The Best Alastair Sim Movies

Over 200 Ranker voters have come together to rank this list of The Best Alastair Sim Movies
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List of the best Alastair Sim movies, ranked best to worst with movie trailers when available. Alastair Sim's highest grossing movies have received a lot of accolades over the years, earning millions upon millions around the world. The order of these top Alastair Sim movies is decided by how many votes they receive, so only highly rated Alastair Sim movies will be at the top of the list. Alastair Sim has been in a lot of films, so people often debate each other over what the greatest Alastair Sim movie of all time is. If you and a friend are arguing about this then use this list of the most entertaining Alastair Sim films to end the squabble once and for all.

If you think the best Alastair Sim role isn't at the top, then upvote it so it has the chance to become number one. The greatest Alastair Sim performances didn't necessarily come from the best movies, but in most cases they go hand in hand.

List ranges from Inspector Hornleigh Goes To It to This Man in Paris and more.

"This list answers the questions, "What are the best Alastair Sim movies?" and "What are the greatest Alastair Sim roles of all time?"

If you're a fan of Alastair Sim, then check out our lists of the best Edna May Oliver and Charles Laughton movies as well.

Most divisive: Geordie
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  • Scrooge
    Patrick Macnee, Alastair Sim, Jack Warner
    97 votes
    • Released: 1951
    • Directed by: Brian Desmond Hurst
    Scrooge is a 1951 film adaptation of Charles Dickens's A Christmas Carol. It starred Alastair Sim as Ebenezer Scrooge and was directed by Brian Desmond Hurst, with a screenplay by Noel Langley. It was released as A Christmas Carol in the United States. The film also features Kathleen Harrison in an acclaimed turn as Mrs. Dilber, Scrooge's charwoman. George Cole stars as the younger version of Scrooge, Hermione Baddeley as Mrs. Cratchit, Mervyn Johns as Bob Cratchit, Clifford Mollison as Samuel Wilkins, a debtor, Jack Warner as Mr. Jorkin, a role created for the film, Ernest Thesiger as Marley's undertaker and Patrick Macnee as young Jacob Marley. Michael Hordern plays Marley's ghost, as well as old Marley. Peter Bull serves as narrator, by reading portions of Dickens' words at the beginning and end of the film; he also appears on-screen as one of the businessmen cynically discussing Scrooge's funeral.
  • Green for Danger
    Alastair Sim, Trevor Howard, Sally Gray
    47 votes
    • Released: 1946
    • Directed by: Sidney Gilliat
    During a German bombing raid on rural southeast England during World War II, a hospital undergoes heavy shelling. Postman Joseph Higgins (Moore Marriott) dies on the operating table when a bomb explodes in the operating room. But when Sister Marion Bates (Judy Campbell) dies after revealing that this is not the first patient of anesthetist Barney Barnes (Trevor Howard) to die under suspicious circumstances, Police Inspector Cockrill (Alastair Sim) is brought in to investigate.

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  • An Inspector Calls
    Alastair Sim, Arthur Young, Olga Lindo
    58 votes
    • Released: 1954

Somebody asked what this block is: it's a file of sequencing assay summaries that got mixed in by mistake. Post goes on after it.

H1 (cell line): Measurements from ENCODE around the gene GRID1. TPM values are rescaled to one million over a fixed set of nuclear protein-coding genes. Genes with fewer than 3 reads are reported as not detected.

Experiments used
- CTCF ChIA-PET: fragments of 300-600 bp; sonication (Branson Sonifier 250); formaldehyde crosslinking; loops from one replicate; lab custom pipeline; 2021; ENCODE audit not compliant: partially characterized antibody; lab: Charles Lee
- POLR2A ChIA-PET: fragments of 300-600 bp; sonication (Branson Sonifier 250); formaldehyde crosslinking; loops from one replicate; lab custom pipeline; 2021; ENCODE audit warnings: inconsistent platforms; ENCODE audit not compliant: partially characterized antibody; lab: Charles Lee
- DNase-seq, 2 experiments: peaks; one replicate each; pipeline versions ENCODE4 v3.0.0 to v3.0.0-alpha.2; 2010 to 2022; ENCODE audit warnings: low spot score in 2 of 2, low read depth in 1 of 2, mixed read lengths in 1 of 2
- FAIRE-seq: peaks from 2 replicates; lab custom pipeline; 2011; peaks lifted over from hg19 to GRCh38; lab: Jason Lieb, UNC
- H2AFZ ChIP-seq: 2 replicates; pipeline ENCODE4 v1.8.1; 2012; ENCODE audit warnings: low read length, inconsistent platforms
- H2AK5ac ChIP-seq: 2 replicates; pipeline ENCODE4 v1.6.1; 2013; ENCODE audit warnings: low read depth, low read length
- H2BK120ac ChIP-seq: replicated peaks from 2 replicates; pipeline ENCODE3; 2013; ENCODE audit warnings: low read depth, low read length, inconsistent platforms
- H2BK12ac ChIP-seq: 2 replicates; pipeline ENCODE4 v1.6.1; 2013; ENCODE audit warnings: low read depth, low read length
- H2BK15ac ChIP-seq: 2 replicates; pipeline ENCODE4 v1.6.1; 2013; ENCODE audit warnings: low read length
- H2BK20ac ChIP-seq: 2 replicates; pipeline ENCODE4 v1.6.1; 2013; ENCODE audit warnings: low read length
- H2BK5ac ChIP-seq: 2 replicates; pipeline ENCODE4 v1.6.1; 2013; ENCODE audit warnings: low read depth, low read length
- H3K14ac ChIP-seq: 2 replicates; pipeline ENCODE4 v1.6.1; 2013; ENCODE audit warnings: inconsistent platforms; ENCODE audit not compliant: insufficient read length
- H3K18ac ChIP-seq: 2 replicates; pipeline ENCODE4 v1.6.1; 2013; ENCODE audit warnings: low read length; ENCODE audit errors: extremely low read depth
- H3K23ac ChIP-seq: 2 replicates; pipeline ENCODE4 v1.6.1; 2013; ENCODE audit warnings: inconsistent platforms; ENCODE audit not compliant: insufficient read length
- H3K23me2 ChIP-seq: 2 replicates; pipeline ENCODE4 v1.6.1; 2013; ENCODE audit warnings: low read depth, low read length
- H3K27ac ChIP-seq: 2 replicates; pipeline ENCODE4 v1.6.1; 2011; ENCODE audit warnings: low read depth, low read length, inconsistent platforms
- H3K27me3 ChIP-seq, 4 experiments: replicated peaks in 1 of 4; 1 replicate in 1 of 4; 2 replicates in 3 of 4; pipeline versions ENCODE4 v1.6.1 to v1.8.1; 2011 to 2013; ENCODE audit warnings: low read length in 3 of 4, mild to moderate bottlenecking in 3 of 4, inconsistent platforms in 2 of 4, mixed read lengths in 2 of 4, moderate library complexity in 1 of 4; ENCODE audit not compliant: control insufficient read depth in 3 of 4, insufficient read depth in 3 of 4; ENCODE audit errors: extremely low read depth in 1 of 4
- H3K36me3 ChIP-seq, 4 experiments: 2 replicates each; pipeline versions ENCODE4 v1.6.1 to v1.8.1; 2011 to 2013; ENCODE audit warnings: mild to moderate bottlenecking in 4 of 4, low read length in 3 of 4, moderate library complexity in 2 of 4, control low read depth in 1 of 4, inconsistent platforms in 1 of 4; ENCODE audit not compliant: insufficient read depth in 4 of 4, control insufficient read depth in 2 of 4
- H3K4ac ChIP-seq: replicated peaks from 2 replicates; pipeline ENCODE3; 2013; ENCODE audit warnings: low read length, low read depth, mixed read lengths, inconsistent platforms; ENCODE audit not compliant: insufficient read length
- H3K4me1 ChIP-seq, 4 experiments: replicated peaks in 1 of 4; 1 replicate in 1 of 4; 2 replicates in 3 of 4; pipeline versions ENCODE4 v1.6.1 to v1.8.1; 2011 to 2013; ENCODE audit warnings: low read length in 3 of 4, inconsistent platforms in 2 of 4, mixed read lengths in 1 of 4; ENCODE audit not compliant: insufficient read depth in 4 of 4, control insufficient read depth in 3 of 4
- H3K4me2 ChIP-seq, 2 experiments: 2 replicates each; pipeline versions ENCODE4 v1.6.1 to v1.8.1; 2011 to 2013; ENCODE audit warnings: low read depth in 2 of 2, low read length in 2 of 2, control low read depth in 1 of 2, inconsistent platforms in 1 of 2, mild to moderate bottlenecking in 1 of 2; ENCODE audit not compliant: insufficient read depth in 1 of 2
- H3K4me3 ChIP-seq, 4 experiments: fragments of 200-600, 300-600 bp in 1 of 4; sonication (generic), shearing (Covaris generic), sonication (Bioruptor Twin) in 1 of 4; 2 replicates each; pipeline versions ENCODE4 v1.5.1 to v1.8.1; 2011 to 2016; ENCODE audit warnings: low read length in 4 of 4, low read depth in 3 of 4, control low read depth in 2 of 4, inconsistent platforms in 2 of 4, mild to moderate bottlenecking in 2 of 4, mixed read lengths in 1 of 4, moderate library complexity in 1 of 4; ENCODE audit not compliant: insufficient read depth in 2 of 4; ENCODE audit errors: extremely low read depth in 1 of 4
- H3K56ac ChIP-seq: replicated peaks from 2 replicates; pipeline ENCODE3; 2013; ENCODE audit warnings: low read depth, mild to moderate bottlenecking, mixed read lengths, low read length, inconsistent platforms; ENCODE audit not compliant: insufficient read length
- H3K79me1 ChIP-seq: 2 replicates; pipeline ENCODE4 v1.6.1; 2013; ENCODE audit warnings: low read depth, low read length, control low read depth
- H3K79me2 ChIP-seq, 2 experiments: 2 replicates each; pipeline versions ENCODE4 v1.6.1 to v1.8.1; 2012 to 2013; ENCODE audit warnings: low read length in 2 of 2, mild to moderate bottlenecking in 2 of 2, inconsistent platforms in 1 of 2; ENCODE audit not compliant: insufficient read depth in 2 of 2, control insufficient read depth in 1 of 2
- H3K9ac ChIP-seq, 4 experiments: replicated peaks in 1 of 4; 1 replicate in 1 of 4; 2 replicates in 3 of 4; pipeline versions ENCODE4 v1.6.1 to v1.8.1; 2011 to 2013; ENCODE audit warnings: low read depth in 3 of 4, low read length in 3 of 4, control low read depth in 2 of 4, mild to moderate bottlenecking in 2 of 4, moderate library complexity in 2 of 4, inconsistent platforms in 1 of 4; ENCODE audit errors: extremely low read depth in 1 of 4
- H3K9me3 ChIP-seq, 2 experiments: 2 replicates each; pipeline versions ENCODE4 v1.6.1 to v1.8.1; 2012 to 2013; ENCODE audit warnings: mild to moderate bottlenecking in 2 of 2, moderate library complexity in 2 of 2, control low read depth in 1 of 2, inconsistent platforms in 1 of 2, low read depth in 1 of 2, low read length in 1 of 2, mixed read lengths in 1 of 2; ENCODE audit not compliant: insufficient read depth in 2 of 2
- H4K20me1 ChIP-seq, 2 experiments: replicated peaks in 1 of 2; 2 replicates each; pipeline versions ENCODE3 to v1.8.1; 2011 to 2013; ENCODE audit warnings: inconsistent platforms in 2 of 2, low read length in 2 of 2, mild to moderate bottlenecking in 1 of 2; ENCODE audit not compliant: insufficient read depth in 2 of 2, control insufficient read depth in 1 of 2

• Directed by: Guy Hamilton
    Based on the play by J.B. Priestley, this British mystery follows Inspector Poole (Alastair Sim) as he investigates the apparent suicide of Eva Smith (Jane Wenham), a young working-class woman. Paying a visit to the wealthy Birling household, Poole arrives in the middle of a dinner party and slowly reveals how each family member, including stern patriarch Arthur Birling (Arthur Young) and his uptight wife, Sybil (Olga Lindo), could have had a hand in Eva's death.
  • Laughter in Paradise
    Alastair Sim, Fay Compton, Beatrice Campbell
    30 votes
    • Released: 1951
    • Directed by: Mario Zampi
    When a playful millionaire dies, he leaves a surprise for his loved ones -- in order to claim his fortune, they must complete assignments that will help them become better people. For their respective shares of the money, snobbish Agnes (Fay Compton) must work as a housekeeper for a month, pulp novelist Deniston (Alastair Sim) has to spend time in jail, swinging bachelor Simon (Guy Middleton) must marry and the meek Herbert (George Cole) is forced to try his hand at bank robbery.

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  • School for Scoundrels
    Dennis Price, Alastair Sim, John Le Mesurier
    52 votes
    • Released: 1960
    • Directed by: Cyril Frankel, Robert Hamer
    School for Scoundrels is a 1960 British comedy film, directed by Robert Hamer, starring Ian Carmichael and Terry-Thomas, and inspired by the "Gamesmanship" series of books by Stephen Potter. It has been remade twice: in Bollywood in 1975 under the title Chhoti Si Baat, and in Hollywood in 2006 as School for Scoundrels.
  • The Green Man
    Alastair Sim, George Cole, Terry-Thomas
    39 votes
    • Released: 1957
    • Directed by: Robert Day
    Unknown to everyone but his shady Middle Eastern bosses, watchmaker Hawkins (Alastair Sim) is actually a professional hired assassin with a predilection for killing his targets with bombs. After disposing of a dictator and millionaire, Hawkins is assigned to kill a politician who is heading to a remote hotel, The Green Man, for a secret tryst with his secretary. There, however, Hawkins' plot is discovered by vacuum salesman William Blake (George Cole), who determines to stop him.